These are Situationist Times: A Symposium on Topology, Culture and Politics
With Eric de Bruyn, Matthew Fuller, Axel Heil, Jacqueline de Jong, and Tiziana Terranova. Registration is required.
The Situationist Times (1962–1967) was one of the more exciting and explorative magazines to come out of the political and cultural turmoil of the 1960s. Edited by the Dutch artist Jacqueline de Jong (with the pataphysician Noël Arnaud as her co-editor on the first two issues), The Situationist Times was a strange and heretical creation: the international, multilingual journal of a movement from which de Jong had already been expelled.
This symposium inaugurates a research, exhibition, digitization and publication project devoted to The Situationist Times (ST), focusing in particular on the magazine’s engagement with the mathematical field of topology. De Jong's partner, the Danish artist Asger Jorn, had introduced topological notions in the journal Internationale Situationniste (the main organ of the Situationist International) in 1960, but a situationist topology was never fully developed there. For The Situationist Times de Jong ordered and collated hundreds of found images: labyrinths, rings, weavings, chains. Topological models were, at least in part, the impetus for this endeavor and de Jong also invited the surrealist mathematician Max Bucaille to contribute a series of playful and introductory texts on the subject. These experiments come across as particularly pertinent today when, according to some commentators, we are witnessing a "topological turn" in society.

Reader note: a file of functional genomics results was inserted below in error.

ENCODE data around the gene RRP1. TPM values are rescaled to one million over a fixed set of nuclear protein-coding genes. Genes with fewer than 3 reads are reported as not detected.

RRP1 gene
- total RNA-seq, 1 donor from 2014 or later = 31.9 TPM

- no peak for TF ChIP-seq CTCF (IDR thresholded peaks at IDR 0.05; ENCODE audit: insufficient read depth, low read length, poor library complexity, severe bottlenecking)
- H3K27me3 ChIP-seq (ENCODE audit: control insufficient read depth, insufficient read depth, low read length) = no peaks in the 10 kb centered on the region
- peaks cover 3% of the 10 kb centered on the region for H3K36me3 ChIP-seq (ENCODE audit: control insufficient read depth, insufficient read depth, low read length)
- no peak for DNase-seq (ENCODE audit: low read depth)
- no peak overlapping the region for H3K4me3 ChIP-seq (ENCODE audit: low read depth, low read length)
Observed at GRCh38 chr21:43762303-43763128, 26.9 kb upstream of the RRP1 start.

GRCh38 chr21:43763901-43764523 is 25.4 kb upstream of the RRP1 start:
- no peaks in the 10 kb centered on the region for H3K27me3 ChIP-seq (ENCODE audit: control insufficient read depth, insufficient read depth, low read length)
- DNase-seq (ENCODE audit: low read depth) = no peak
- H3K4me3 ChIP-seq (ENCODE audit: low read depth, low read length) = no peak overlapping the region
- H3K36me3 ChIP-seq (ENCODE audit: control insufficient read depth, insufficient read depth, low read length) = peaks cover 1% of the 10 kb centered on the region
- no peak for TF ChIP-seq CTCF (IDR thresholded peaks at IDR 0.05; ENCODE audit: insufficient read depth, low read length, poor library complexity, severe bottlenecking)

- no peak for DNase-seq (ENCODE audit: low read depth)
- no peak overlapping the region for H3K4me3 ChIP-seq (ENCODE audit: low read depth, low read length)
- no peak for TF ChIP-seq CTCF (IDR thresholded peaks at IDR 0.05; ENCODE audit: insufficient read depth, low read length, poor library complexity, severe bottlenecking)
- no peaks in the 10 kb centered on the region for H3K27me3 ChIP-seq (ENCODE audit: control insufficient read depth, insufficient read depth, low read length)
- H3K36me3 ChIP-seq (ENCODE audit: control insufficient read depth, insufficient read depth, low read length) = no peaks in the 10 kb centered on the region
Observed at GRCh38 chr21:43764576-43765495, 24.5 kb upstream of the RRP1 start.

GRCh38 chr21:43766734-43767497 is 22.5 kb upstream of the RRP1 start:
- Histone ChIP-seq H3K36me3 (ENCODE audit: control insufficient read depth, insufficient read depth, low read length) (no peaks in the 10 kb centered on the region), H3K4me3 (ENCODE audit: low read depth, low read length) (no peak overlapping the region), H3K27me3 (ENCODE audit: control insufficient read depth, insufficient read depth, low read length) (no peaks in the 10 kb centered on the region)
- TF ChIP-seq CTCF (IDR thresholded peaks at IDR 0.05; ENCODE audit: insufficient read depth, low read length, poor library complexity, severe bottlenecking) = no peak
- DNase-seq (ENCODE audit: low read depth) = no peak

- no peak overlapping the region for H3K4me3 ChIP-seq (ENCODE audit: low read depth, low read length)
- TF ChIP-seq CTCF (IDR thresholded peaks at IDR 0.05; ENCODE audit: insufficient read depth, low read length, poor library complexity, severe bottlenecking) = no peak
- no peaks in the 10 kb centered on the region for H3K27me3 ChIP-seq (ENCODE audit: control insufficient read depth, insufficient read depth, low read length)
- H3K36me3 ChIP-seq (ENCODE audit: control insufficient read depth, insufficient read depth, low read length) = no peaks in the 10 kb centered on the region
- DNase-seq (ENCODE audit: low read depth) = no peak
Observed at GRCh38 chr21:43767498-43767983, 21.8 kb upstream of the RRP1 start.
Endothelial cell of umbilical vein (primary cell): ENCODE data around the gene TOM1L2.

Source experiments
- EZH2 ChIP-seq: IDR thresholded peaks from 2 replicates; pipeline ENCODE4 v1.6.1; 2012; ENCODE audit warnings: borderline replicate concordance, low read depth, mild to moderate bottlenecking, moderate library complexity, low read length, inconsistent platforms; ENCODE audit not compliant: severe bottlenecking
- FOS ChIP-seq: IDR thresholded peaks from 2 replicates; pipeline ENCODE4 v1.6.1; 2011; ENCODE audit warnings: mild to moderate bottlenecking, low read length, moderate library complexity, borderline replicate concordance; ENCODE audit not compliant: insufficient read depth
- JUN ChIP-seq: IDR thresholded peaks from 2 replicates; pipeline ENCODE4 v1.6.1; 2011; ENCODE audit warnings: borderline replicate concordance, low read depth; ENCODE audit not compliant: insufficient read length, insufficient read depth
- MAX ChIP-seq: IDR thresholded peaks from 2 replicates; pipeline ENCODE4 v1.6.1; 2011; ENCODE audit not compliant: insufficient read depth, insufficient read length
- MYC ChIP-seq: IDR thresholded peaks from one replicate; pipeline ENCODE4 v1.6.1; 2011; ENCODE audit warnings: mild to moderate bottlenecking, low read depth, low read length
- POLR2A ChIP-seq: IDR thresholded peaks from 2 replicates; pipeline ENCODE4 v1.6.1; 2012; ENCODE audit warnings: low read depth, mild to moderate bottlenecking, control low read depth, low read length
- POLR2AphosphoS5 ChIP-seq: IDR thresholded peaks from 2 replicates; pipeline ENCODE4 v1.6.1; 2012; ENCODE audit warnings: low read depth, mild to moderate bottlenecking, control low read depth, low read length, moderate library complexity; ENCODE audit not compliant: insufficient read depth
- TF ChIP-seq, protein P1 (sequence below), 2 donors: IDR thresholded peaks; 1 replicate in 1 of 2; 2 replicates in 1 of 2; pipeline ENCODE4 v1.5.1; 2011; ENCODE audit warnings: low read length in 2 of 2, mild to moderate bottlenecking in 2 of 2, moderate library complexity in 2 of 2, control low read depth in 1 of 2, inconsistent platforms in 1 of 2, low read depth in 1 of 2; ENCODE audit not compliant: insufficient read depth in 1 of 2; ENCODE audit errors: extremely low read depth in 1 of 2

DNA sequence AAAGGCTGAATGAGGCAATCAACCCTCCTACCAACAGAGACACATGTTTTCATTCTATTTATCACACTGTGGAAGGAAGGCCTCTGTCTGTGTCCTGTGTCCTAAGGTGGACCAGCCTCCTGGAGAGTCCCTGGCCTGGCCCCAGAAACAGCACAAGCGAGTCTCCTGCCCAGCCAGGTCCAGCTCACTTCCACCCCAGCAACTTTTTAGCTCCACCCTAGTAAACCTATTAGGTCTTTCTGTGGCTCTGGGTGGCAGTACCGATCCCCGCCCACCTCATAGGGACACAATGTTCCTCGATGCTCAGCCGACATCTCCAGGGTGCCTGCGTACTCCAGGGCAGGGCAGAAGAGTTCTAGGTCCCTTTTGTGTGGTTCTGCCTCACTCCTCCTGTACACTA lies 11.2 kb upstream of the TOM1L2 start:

A peculiar notion of constancy through change and deformation is key here. If topology traditionally is concerned with those properties of space that are preserved under continuous deformation (such as stretching and bending, but not tearing or gluing), The Situationist Times may be said to have adopted a quasi-topological ethos with regard to the transformative dissemination of cultural forms: “All reproduction, deformation, modification, derivation and transformation of the Situationist Times is permitted”.
The symposium takes a dual point of departure: the particularities of the “cultural topologies” of the ST, and the hypothesis, recently put forward by Tiziana Terranova and others, that today culture itself is becoming topological.*